By Lise Alves, Senior Contributing Reporter
RIO DE JANEIRO, BRAZIL – The United Nations Environment along with its partner, Global Witness, launched on Monday the UN Environmental Rights Initiative at Rio de Janeiro’s Museu do Amanhã (Museum of Tomorrow) in an effort to protect environmentalists in Brazil of intimidation, threats and murders. The initiative was launched in response to the escalating violence facing those working on the frontline of environmental protection.
“Year after year, in a bitter struggle over land, more environmental and land defenders are killed in Brazil than anywhere else in the world,” said Billy Kyte, the Global Witness campaign representative. “Our data shows that in 2017, 57 defenders were murdered, 25 of them during three mass killings.”
Global Witness’s latest report, “At What Price?”, showed that nearly four environmental advocates are being killed each week, with many others being harassed, intimidated and forced to leave their land. Many activists are targeted for defending their communities against illegal logging and the expansion of cattle ranches and agriculture. About 25 percent of the 207 environmental defenders killed in 2017 were from indigenous communities.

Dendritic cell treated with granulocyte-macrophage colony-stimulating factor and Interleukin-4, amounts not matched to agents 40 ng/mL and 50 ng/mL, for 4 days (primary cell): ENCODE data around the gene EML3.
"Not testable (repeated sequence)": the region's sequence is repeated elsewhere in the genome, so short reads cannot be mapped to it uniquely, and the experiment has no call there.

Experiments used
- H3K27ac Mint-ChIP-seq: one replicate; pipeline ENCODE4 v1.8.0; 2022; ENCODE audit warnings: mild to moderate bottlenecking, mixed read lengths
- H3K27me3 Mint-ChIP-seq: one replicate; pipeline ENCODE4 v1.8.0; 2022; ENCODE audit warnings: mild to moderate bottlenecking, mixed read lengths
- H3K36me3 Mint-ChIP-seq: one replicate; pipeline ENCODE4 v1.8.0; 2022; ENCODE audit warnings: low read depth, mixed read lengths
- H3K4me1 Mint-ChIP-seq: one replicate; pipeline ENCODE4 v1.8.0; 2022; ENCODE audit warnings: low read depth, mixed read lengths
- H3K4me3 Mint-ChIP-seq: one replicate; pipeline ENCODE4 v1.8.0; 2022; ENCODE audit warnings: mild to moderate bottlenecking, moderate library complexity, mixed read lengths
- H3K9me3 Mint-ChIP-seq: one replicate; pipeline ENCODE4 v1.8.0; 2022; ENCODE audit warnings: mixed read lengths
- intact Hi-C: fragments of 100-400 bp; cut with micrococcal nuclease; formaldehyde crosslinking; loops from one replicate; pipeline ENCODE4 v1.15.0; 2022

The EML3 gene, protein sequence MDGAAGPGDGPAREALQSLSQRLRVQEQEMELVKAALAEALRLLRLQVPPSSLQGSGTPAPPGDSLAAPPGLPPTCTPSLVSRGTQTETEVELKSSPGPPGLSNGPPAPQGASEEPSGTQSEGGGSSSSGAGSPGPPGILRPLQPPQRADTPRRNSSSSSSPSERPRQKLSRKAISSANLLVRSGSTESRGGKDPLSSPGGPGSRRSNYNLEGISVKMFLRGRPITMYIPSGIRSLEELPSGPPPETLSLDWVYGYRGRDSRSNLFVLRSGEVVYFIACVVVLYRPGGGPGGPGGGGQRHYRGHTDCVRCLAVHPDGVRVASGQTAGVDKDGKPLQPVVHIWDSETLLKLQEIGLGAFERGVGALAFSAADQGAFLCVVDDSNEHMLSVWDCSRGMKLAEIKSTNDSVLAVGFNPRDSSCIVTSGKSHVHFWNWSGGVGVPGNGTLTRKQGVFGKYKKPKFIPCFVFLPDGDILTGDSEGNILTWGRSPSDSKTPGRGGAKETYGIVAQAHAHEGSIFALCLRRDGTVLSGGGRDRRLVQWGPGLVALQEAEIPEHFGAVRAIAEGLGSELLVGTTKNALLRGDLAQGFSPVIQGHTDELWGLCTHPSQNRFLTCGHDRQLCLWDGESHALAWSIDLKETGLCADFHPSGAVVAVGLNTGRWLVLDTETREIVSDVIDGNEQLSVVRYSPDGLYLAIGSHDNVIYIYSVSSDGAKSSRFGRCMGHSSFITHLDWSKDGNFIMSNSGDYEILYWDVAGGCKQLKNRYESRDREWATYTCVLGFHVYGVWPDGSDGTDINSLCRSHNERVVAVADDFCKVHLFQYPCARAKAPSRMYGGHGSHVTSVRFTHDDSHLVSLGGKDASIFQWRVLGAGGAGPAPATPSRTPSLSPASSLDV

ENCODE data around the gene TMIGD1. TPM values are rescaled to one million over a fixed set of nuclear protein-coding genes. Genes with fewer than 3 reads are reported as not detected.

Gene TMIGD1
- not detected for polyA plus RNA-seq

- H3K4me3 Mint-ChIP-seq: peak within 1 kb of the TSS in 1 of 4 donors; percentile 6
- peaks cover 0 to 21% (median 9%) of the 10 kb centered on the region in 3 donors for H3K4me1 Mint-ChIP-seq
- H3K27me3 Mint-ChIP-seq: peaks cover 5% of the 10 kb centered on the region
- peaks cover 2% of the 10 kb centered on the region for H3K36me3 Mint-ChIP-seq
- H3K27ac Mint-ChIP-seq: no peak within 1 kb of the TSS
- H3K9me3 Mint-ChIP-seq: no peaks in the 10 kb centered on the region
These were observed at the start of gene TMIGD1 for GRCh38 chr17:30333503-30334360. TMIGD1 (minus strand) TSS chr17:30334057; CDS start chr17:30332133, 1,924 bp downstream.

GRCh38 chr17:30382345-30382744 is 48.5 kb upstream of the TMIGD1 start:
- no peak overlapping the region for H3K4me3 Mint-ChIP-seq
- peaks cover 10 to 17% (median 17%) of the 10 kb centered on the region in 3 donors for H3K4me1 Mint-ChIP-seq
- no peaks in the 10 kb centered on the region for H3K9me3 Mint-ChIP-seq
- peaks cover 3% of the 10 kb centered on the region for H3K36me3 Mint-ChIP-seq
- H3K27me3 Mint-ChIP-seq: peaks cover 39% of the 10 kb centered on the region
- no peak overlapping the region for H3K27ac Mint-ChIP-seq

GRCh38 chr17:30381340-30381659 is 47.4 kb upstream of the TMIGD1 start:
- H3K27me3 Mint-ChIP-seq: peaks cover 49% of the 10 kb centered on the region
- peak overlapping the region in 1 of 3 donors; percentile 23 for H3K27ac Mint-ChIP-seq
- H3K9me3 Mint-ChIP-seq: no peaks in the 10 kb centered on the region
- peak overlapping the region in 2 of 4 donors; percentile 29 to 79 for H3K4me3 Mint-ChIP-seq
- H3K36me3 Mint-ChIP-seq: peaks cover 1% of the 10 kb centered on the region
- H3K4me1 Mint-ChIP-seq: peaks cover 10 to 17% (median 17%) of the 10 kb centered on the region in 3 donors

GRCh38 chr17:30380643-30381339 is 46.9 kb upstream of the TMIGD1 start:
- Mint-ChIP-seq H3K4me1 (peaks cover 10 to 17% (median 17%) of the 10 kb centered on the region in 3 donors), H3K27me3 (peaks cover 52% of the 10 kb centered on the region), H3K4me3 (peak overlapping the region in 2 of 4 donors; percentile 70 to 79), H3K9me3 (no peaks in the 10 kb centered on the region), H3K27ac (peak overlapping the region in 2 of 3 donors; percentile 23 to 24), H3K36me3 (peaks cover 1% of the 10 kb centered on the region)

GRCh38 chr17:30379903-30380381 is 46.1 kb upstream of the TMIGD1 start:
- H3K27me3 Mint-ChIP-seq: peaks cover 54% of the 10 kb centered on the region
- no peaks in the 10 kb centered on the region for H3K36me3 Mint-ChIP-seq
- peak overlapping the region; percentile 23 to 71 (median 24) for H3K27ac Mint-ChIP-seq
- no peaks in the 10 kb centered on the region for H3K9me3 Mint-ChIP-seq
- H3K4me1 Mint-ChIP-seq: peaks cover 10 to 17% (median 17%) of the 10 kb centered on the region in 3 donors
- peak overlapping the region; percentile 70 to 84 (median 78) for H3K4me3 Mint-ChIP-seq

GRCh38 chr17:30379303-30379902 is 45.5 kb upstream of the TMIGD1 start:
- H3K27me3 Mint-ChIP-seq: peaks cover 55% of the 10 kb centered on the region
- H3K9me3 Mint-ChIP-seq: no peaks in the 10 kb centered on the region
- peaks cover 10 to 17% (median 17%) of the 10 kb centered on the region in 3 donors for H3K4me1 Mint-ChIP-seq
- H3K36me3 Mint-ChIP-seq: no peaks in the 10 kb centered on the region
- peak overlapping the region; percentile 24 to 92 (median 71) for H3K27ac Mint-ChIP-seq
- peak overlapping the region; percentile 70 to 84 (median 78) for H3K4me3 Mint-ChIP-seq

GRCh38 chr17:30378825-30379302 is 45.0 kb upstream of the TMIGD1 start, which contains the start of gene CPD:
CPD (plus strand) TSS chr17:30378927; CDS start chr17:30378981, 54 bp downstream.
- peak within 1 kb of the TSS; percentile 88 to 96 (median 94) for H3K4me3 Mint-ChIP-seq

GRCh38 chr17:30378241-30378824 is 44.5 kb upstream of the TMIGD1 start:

“Environmental advocates are the unknown heroes of this era, and it’s up to us to stand side by side with them as they stand on the most fundamental right – to have a safe planet to live in,” says the executive director of UN Environment, Erik Solheim.
“The consequences of environmental damage caused in one country reflect on others and on human life as a whole. Therefore, it is essential that we come to an agreement on what is important for the lives of this and future generations,” said Brazil’s Attorney General, Raquel Dodge during the ceremony.
“It is essential to emphasize the role of environmentalists to defend the right of all of us to enjoy our planet with a balance between a healthy environment and development that benefits each person,” added Brazil’s Human Rights Minister, Gustavo do Vale Rocha.
According to Rocha, the Brazilian government’s Human Rights Defenders Protection Program (PPDDH) currently has 577 people who are being threatened for their work in protecting the environment